|dc.description.abstract||It is widely believed that the implementation of progressive HR practices that affect employee skills, motivation, and behaviors can create strategic advantage for the organization (e.g., Arthur, 1994; Delaney and Huselid, 1996; Snell & Dean, 1992). However, the intervening mechanisms of this effect are yet to be examined. Given the strategic value of HR in successfully cultivating organizational culture and social relationships that cannot be readily replicated (Becker & Gerhart, 1996), researchers have pointed to the need to investigate the role of social relationships in the HR literature (Uhl-Bien, Graen, & Scandura, 2000).
Drawing on social exchange theory (Blau, 1964) and organizational support theory (Eisenberger, Huntington, Hutchinson, & Sowa, 1986), this dissertation aims to meet this need by examining the role of perceived organizational support (POS) in linking employee perceptions of HR practices and important work outcomes. It is hypothesized that employee perceptions of the HR practices implemented that demonstrate organizational recognition of employee contribution and caring about employee well-being will increase employee POS, which in turn, will lead to positive employee attitudes and behaviors. Further, it is also proposed that employees' professional commitment will interact with POS to influence the outcomes.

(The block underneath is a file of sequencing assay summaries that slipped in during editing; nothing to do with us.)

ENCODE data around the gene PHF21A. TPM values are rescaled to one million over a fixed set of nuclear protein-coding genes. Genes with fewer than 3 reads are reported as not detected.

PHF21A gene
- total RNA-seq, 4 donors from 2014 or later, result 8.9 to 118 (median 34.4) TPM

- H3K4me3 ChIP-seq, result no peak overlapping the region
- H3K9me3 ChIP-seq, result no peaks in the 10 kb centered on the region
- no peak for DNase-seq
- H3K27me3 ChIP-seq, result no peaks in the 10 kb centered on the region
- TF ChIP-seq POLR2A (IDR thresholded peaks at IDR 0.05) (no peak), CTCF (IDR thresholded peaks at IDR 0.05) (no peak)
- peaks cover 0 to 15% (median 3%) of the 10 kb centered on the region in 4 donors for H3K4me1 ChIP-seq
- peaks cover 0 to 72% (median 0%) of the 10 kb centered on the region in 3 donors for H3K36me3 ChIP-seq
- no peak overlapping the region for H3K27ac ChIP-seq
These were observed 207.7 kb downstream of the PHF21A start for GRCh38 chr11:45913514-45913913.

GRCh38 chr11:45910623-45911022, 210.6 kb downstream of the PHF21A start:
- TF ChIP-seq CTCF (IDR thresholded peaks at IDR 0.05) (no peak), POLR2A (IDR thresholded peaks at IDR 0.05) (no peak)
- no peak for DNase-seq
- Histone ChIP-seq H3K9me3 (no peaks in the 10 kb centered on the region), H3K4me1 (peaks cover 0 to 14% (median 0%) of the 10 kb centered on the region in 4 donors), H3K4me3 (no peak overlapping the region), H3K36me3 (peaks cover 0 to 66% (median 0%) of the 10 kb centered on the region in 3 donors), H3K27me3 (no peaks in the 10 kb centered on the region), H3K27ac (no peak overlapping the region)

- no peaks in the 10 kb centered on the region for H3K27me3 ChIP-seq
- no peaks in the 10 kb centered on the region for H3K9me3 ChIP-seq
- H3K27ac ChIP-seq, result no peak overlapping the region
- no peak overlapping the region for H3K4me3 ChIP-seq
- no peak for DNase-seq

Survey data were collected from 193 information technology workers and their direct supervisors within a large corporation. Structural equation modeling was used to examine the hypothesized model, and hierarchical regression analysis was conducted to test the interaction effects. As expected, it was found that employee perceptions of HR practices, including pay level, career development opportunities, work-family support, and relationships with the leader, are positively related to their POS. Higher levels of POS, in turn, resulted in lower turnover intention, and a sense of obligation within the individuals to reciprocate the organization with better job performance and increased OCBs, as well as stronger organizational commitment. In addition, the effects of POS on turnover intention, felt obligation, and organizational commitment were found to be moderated by professional commitment. The findings of this study shed some light on the process through which the implementation of appropriate HR practices may influence employee attitudes and behaviors.||en_US